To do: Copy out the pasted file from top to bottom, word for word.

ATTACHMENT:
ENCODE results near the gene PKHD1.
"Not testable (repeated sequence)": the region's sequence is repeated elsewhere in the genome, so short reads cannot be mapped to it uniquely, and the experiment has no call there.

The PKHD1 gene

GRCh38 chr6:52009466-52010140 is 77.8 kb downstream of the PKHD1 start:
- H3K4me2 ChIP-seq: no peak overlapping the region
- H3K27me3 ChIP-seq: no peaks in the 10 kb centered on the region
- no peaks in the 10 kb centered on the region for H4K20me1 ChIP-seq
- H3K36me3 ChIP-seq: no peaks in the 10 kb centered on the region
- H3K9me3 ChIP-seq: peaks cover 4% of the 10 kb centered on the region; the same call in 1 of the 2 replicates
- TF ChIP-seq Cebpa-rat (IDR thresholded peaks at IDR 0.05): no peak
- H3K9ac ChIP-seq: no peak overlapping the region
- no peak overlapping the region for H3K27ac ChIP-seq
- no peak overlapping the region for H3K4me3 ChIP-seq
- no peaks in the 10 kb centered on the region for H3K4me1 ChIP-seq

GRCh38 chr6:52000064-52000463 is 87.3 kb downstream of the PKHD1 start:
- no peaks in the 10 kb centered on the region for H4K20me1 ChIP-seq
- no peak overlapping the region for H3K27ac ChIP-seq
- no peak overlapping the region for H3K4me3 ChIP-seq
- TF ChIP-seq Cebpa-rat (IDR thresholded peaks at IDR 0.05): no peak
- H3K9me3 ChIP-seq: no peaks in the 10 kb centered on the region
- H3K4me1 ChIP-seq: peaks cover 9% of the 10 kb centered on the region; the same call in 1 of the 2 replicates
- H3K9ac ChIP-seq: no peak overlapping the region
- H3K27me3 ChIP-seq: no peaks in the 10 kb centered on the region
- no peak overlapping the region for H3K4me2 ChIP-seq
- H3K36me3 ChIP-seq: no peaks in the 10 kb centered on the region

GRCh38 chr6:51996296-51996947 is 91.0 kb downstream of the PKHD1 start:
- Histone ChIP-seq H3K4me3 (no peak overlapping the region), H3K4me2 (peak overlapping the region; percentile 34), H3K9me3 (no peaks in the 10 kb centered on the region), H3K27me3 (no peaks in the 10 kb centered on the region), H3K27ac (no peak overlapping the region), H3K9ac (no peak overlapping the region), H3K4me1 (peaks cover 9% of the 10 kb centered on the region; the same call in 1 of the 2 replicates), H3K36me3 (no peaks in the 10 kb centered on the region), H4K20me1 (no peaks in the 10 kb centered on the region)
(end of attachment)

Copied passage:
ENCODE results near the gene PKHD1.
"Not testable (repeated sequence)": the region's sequence is repeated elsewhere in the genome, so short reads cannot be mapped to it uniquely, and the experiment has no call there.

The PKHD1 gene

GRCh38 chr6:52009466-52010140 is 77.8 kb downstream of the PKHD1 start:
- H3K4me2 ChIP-seq: no peak overlapping the region
- H3K27me3 ChIP-seq: no peaks in the 10 kb centered on the region
- no peaks in the 10 kb centered on the region for H4K20me1 ChIP-seq
- H3K36me3 ChIP-seq: no peaks in the 10 kb centered on the region
- H3K9me3 ChIP-seq: peaks cover 4% of the 10 kb centered on the region; the same call in 1 of the 2 replicates
- TF ChIP-seq Cebpa-rat (IDR thresholded peaks at IDR 0.05): no peak
- H3K9ac ChIP-seq: no peak overlapping the region
- no peak overlapping the region for H3K27ac ChIP-seq
- no peak overlapping the region for H3K4me3 ChIP-seq
- no peaks in the 10 kb centered on the region for H3K4me1 ChIP-seq

GRCh38 chr6:52000064-52000463 is 87.3 kb downstream of the PKHD1 start:
- no peaks in the 10 kb centered on the region for H4K20me1 ChIP-seq
- no peak overlapping the region for H3K27ac ChIP-seq
- no peak overlapping the region for H3K4me3 ChIP-seq
- TF ChIP-seq Cebpa-rat (IDR thresholded peaks at IDR 0.05): no peak
- H3K9me3 ChIP-seq: no peaks in the 10 kb centered on the region
- H3K4me1 ChIP-seq: peaks cover 9% of the 10 kb centered on the region; the same call in 1 of the 2 replicates
- H3K9ac ChIP-seq: no peak overlapping the region
- H3K27me3 ChIP-seq: no peaks in the 10 kb centered on the region
- no peak overlapping the region for H3K4me2 ChIP-seq
- H3K36me3 ChIP-seq: no peaks in the 10 kb centered on the region

GRCh38 chr6:51996296-51996947 is 91.0 kb downstream of the PKHD1 start:
- Histone ChIP-seq H3K4me3 (no peak overlapping the region), H3K4me2 (peak overlapping the region; percentile 34), H3K9me3 (no peaks in the 10 kb centered on the region), H3K27me3 (no peaks in the 10 kb centered on the region), H3K27ac (no peak overlapping the region), H3K9ac (no peak overlapping the region), H3K4me1 (peaks cover 9% of the 10 kb centered on the region; the same call in 1 of the 2 replicates), H3K36me3 (no peaks in the 10 kb centered on the region), H4K20me1 (no peaks in the 10 kb centered on the region)